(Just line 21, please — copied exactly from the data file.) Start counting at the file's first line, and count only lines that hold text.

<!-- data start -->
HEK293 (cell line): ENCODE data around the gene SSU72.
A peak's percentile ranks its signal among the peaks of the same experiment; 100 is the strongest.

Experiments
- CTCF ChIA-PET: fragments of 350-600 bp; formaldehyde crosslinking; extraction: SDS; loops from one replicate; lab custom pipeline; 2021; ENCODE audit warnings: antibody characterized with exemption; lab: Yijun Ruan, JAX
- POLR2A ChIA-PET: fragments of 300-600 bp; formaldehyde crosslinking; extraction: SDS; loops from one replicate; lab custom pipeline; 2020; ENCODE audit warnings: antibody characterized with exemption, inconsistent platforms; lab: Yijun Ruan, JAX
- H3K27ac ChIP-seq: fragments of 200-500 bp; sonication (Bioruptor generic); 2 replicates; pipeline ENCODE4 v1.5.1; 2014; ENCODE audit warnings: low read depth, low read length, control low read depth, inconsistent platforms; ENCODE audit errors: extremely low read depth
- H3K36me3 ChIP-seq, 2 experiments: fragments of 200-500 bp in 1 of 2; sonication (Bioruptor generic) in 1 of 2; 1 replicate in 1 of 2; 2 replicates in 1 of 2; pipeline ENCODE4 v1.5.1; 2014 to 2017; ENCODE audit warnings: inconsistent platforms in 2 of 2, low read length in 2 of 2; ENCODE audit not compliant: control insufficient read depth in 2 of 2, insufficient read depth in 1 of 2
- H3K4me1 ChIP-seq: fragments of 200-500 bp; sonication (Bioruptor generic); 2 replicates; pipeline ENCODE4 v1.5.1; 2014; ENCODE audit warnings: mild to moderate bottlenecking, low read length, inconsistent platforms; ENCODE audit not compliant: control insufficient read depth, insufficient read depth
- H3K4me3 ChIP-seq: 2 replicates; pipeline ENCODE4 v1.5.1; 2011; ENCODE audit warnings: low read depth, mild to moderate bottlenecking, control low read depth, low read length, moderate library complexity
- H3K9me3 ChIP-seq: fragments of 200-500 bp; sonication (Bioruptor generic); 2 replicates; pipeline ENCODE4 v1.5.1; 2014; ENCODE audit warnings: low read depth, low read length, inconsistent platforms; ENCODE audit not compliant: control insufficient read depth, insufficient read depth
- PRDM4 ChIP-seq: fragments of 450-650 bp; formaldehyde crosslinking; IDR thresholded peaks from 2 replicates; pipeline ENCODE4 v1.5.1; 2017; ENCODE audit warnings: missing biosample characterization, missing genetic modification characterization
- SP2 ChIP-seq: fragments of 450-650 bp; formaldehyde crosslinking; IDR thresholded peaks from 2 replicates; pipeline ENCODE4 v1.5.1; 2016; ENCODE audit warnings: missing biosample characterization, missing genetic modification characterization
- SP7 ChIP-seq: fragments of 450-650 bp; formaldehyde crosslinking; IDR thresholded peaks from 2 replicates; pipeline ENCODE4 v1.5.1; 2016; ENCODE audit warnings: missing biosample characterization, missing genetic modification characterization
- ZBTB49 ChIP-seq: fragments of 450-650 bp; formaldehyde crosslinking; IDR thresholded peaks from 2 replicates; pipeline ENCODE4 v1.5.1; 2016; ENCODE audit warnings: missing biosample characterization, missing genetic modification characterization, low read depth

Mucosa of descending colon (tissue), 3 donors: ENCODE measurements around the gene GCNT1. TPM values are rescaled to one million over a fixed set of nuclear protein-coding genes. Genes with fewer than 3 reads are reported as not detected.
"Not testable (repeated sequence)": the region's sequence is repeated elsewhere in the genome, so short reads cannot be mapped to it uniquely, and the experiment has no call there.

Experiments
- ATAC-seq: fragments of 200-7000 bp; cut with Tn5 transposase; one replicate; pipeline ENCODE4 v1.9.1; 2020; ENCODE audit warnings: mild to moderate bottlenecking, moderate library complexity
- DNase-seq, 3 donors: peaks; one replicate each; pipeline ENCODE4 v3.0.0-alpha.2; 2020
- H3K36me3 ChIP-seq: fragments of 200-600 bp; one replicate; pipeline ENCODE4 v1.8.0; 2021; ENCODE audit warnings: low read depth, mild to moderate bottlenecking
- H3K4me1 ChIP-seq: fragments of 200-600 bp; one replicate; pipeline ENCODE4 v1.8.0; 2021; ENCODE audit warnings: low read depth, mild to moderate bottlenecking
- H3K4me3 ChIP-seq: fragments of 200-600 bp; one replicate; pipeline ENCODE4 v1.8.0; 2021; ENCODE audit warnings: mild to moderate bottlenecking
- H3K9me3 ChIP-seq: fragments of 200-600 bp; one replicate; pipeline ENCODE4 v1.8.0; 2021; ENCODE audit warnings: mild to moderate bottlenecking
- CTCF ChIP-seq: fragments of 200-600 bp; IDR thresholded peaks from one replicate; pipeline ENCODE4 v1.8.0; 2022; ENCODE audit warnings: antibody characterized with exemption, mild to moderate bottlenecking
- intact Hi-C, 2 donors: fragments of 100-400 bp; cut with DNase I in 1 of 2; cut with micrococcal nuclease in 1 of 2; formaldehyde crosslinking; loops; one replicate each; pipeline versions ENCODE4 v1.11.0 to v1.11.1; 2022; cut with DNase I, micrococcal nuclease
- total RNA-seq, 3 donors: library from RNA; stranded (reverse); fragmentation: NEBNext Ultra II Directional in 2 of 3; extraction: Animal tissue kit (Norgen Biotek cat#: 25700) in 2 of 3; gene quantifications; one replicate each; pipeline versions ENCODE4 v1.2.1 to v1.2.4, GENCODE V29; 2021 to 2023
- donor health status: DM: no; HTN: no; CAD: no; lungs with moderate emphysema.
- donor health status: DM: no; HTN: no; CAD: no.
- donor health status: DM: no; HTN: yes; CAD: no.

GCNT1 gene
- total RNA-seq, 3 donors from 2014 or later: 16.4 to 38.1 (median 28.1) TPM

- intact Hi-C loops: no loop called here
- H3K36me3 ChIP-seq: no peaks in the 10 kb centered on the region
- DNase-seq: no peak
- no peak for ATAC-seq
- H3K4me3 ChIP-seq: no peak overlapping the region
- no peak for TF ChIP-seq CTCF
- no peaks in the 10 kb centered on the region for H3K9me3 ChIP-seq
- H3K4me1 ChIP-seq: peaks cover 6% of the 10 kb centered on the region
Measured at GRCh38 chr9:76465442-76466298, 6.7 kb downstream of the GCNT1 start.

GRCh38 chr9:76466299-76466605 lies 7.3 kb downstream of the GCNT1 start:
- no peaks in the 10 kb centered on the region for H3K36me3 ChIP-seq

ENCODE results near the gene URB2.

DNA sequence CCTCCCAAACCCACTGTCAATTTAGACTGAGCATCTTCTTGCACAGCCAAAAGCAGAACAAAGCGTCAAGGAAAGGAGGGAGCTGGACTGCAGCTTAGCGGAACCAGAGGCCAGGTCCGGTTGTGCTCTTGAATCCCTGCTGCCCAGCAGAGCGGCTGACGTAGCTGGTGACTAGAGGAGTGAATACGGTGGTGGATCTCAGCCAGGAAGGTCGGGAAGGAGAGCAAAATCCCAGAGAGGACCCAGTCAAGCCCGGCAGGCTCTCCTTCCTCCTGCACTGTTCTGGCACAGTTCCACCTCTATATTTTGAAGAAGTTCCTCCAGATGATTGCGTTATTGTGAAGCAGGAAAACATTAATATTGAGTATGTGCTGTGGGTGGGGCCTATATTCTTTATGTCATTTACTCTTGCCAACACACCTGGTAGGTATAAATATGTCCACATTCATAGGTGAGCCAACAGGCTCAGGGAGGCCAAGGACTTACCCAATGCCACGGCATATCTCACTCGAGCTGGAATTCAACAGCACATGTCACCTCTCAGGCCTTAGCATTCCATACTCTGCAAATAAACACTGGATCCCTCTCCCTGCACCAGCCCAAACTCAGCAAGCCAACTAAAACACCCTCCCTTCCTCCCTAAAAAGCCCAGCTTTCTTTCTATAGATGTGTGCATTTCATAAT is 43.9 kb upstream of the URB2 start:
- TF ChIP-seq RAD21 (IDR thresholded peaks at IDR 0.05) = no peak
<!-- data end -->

- H3K4me1 ChIP-seq: fragments of 200-600 bp; one replicate; pipeline ENCODE4 v1.8.0; 2021; ENCODE audit warnings: low read depth, mild to moderate bottlenecking